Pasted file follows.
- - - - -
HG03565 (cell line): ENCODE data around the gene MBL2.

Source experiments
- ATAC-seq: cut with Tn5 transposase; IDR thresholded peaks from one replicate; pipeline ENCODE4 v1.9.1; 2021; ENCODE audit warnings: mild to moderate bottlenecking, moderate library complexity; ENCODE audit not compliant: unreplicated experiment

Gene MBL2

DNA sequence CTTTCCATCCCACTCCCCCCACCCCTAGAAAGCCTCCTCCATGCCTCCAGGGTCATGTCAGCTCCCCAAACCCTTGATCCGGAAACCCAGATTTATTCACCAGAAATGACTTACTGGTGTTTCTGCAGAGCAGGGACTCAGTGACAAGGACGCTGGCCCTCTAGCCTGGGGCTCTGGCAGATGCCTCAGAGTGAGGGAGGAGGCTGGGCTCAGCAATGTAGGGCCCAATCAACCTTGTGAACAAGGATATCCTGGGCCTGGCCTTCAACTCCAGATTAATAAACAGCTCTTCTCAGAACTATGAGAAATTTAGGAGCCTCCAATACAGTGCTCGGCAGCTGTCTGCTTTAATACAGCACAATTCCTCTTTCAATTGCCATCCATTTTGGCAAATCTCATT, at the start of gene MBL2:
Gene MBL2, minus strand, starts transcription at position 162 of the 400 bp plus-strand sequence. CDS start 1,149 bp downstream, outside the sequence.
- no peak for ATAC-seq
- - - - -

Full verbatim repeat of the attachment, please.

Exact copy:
HG03565 (cell line): ENCODE data around the gene MBL2.

Source experiments
- ATAC-seq: cut with Tn5 transposase; IDR thresholded peaks from one replicate; pipeline ENCODE4 v1.9.1; 2021; ENCODE audit warnings: mild to moderate bottlenecking, moderate library complexity; ENCODE audit not compliant: unreplicated experiment

Gene MBL2

DNA sequence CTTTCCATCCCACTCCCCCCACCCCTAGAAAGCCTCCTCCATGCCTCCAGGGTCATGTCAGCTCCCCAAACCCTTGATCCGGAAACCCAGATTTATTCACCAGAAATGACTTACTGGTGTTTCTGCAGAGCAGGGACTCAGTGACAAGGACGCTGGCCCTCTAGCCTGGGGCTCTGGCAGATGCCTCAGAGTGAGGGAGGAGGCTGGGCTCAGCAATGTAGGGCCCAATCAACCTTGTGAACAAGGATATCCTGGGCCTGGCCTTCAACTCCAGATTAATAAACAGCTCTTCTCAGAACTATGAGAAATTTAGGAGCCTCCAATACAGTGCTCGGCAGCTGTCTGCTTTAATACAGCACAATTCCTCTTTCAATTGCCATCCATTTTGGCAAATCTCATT, at the start of gene MBL2:
Gene MBL2, minus strand, starts transcription at position 162 of the 400 bp plus-strand sequence. CDS start 1,149 bp downstream, outside the sequence.
- no peak for ATAC-seq